How the mighty fall.

Removal of Magsafe has been the most irksome for me. The one revolutionary feature in those laptops which I don't see anywhere. It has saved me like PP many a times when I would have tripped over if I were using another laptop. Due to this I don't see myself upgrading beyond my 2013 MBP.

> The one revolutionary feature in those laptops which I don't see anywhere.

Apple patented it and refused to license the technology. Hopefully when the patent expires (2025?), we'll see more applications of it.



From the linked Wikipedia article:

>The basic concept of MagSafe is copied from the magnetic power connectors that are part of many deep fryers and Japanese countertop cooking appliances since the early 2000s in order to avoid spilling their dangerously hot contents.[2][3][4] Apple was granted US Patent No. 7311526 on MagSafe ("Magnetic connector for electronic device", issued in 2007) as MagSafe was deemed to be a sufficient improvement due to the connector being symmetrical and reversible, and the fact that magnets within a connector are arranged in opposing polarities for improved coupling strength.

IMO, it's outrageous that improvement was enough for the patent not to have failed on prior art grounds.

I have one of those Japanese countertop cooking appliances. The magnetic connector is symmetrical. It's very obvious that Magsafe ripped off the design.

Doesn't Microsoft's Surface line have a similar power connector?

It’s a bit different but yes it does.

Apple and MS cross-license patents.

> standard thunderbolt ports

This is an unfair characterization. The new MacBook Pros have standard Thunderbolt ports, it just so happens that the new standard has a different shape than what you were used to.

Yup. Been using Macs for what seems like half my life, and I agree that around 2015 was "peak Apple". Sad to see, but at least it's motivating me to transition more fully to Linux, which I should have done long ago but the timing seems right now with stability/maturity.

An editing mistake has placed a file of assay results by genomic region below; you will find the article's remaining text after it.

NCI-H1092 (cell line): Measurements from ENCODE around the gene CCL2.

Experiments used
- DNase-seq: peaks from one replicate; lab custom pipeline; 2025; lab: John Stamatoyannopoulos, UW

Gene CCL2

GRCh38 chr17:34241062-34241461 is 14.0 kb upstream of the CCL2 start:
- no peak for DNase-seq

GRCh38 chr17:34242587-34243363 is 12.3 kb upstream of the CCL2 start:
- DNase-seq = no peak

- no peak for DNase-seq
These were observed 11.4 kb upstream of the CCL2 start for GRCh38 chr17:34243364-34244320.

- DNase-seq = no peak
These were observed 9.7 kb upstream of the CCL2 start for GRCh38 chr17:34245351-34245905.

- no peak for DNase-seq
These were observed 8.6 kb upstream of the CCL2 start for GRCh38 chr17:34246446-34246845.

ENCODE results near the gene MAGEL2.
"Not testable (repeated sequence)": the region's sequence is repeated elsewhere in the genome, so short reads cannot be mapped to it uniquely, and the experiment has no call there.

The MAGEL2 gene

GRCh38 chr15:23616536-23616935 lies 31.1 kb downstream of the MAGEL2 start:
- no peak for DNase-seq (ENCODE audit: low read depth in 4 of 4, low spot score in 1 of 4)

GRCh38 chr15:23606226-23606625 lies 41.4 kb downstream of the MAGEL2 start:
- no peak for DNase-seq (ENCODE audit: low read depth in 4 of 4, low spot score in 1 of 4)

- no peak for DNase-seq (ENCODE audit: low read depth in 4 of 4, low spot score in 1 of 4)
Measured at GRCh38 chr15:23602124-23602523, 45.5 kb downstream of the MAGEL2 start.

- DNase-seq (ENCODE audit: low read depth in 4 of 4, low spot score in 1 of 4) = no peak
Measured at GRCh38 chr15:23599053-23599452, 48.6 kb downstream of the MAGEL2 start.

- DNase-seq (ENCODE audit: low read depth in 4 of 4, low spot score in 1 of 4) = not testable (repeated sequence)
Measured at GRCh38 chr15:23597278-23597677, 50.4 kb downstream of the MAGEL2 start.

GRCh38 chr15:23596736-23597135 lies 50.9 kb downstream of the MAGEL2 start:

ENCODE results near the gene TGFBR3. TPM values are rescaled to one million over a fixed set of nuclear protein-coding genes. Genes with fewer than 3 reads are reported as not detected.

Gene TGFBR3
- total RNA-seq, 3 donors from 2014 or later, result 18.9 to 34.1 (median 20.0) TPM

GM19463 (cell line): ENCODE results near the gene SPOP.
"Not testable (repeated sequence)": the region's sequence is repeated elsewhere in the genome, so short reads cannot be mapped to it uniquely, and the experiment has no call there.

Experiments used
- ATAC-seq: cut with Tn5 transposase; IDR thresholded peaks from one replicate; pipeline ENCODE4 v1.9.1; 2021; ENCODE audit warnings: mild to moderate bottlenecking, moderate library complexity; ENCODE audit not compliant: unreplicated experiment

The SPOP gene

Bought a Thinkpad (T480s) as a replacement for the (great) 2013 MBA and it's running nicely so far, good quality, small. Dualboot BitLocker WinPro and LUKS Ubuntu could be easier, but gracefully the recipe in the Ubuntu wiki took care of it. Full boot up is slow, but I'm almost always running Linux and the sleep functionality works reliably and is quick. --

The (2017/8?) MBP of my work collegue starts having problems with the keyboard, he can still type atm but it is annoying to think that soon a service visit with all the hassle might be necessary.

did exactly the same, although I’m now thinking of that sexy X1 Yoga. That being said, having to deal with Windows 10 almost (but not quite) takes away the advantage of the superb hardware design - the keyboard alone still makes it a winner for me though.

I've got the X1 Yoga (based on HN recommendations) and I'd really think carefully before getting it.

The Dolby HDR screens have a really bad red/pink tint out of the box (about +10% to +15% shift) and I had to buy a Spyder color colorimeter to fix it. The speakers are really terrible, even for speech-driven content like Duolingo. Using headphones isn't much improvement, the Realtek audio drivers are really bad with clicks whenever audio starts & stops (also happens on the X1 Extreme). [1]

Most notably, the laptop sometimes doesn't charge. The orange charging light would come on, but when I came back the next morning, the battery level hadn't increased. It would only charge while Windows was running. I think it's been fixed in a recent firmware update, but it's been frustrating.